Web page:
2 cups dried fava beans (preferably blanched and pre-peeled) 6 cups water 4 TBSP + of olive oil ½ onion, diced 2 cloves garlic, minced 2 tsp cumin ½ tsp turmeric ½ lemon, juiced salt and pepper to taste tomato, diced (optional) black olives, pitted (optional) sliced boiled eggs, sliced or fried egg (optional if not vegan) breads, pita, cucumber slices etc. for serving
Bring fava beans and water to pressure and cook 40 minutes if using pressure cooker. If not using pressure cooker, on stove top, cook until beans begin to fall apart and are soft. Set aside. If the beans are not pre-peeled, see packaging for cooking/shelling directions.
Sauté onions and garlic in olive oil until onions are translucent. Add beans and spices and continue to cook until soft and warmed through. As you stir, the beans may break up and mash. That’s fine! When the beans are complete, add lemon juice and mash with a fork or potato masher until they are mashed but still chunky (more chunky than hummus).
Garnish each serving with (optional) diced tomatoes, olives and/or egg, and a drizzle of olive oil. Serve with toasted breads, pita, cucumber slices, or just a fork!
Ingredients 1/2 cup brown sugar 1/2 cup white sugar 1/2 cup vegan margarine, at room temp 3 very ripe bananas, mashed well 2 cups flour 1/2 teaspoon baking soda 1/4 cup soy milk, mixed with 1 teaspoon apple cider vinegar 1.5 teaspoon vanilla 1 teaspoon cinnamon 1/4 teaspoon nutmeg 1/4 cup chopped pecans or walnuts if desired 1/4 cup raisins if desired 1/2 teaspoon salt
Directions Preheat oven to 350 F. Spray a 8×4 bread pan with non stick cooking spray, or lightly coat with margarine. If you have a stoneware bread pan, no preparation is needed.
Sift together flour, baking soda, salt and spices.
Cream together the margarine and sugars. Add bananas, soy milk and vanilla.
Add the wet ingredients to the dry. Mix well (add nuts and/or raisins here). Pour batter into pan. Bake for an hour. Test with a cake tester or toothpick and bake additionally as needed.
When I first started to do yoga, using CDs that I purchased on Amazon.com, I remember seeing headstand and thinking, I will NEVER be able to do that. And then I kept going, and I went to yoga classes, and I heard/read that if I kept practicing, any yoga pose was possible. And within a year, I was doing headstand. It was true!
Fast forward 15 years and I still cannot do Utthita Parsva Hastasana (among a myriad of other poses) with a straight leg, like this:
Is it because I haven’t tried? Because I’m lazy? I didn’t practice enough? Nope. It’s anatomy. Think about all of the parts of the body involved in this pose. In terms of musculature, we have all of this:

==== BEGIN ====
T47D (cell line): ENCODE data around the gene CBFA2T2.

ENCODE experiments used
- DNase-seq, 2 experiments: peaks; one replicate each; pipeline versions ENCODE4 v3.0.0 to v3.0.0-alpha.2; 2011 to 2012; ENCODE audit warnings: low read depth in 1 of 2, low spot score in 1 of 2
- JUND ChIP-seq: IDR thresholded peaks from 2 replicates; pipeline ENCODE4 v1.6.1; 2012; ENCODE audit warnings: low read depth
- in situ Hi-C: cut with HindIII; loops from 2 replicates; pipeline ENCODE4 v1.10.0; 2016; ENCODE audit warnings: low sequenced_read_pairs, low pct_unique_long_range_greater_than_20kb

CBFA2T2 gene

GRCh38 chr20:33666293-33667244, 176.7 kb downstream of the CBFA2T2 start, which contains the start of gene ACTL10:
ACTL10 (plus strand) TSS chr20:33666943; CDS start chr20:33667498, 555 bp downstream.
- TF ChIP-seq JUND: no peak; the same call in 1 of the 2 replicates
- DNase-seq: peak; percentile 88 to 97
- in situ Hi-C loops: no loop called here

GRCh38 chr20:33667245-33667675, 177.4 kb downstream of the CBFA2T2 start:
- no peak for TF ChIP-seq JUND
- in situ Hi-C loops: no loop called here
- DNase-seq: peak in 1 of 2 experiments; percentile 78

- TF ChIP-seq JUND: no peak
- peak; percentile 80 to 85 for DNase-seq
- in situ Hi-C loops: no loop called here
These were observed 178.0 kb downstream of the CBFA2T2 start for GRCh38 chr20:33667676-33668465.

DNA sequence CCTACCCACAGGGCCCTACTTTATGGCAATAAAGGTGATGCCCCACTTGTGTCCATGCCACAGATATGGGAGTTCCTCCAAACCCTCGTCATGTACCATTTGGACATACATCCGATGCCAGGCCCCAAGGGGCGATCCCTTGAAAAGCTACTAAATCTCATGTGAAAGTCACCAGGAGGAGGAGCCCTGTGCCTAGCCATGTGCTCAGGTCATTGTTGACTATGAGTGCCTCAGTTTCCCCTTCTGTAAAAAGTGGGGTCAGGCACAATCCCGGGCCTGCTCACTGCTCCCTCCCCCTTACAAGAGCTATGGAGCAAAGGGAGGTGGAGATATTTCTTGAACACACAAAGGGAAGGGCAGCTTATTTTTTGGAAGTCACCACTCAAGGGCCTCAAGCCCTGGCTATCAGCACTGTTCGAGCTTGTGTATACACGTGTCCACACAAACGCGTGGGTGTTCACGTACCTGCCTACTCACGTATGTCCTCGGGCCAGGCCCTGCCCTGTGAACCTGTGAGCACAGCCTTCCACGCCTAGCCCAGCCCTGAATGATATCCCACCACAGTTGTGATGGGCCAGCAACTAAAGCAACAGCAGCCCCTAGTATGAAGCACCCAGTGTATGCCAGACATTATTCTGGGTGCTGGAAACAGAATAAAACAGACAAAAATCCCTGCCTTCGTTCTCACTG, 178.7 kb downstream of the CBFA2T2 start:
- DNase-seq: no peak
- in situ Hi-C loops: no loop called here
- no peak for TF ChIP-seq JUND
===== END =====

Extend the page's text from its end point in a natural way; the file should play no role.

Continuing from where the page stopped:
And, that doesn’t even include the bone and joint activity involved in the hip! Yoga poses often include stretching of muscles, but they also include compression. Stretching can be gradually and slowly impacted with regular practice, but compression (or bone on bone movement) will not change without serious injury. This article, by Esther Ekhart, does a good job of discussing this difference – https://www.ekhartyoga.com/articles/anatomy/tension-versus-compression-in-yoga.
While regular practice of this pose gets me closer, I have generally accepted that my body is probably not going to do this without creating a whole new set of problems. The literal shape of my femur bone may be what makes this pose so challenging and that I cannot change. Check out some of the bone images from Paul Grilley at http://paulgrilley.com/bone-photos/ and you’ll see what I mean.
Similarly, you’ve probably seen some people who can easily fold forward and touch the floor and others who just cannot. Many things are involved there, but one of them is the literal length of the bones in arms and legs. You cannot change that. It’s just how your body is made.
If you are in class with a good yoga teacher, you will hear things like “don’t push past your limits,” and “your pose doesn’t have to look like someone else’s.” Your instructor might adjust you for safety or alignment, but it will be in small amounts and the teacher will never push you into a pose. If your teacher is insisting that everyone should look the same and that anyone can do X, that might not be the right teacher for you. If it’s not the teacher, but your brain, it’s time to let that go. If a pose feels stretchy in a good way, go for it. If it hurts, stop. Don’t force your body into pain. That’s not yoga, it’s just pain, and it’s certainly not ahimsa.
It’s your practice. It’s yours and yours alone. Don’t do anyone else’s or try to be anyone else. You don’t need a “yoga body.” You need the willingness to step onto a mat, come into yourself, and focus on the union of breath, body, and mind, using asana to help you with that. And that’s all you need.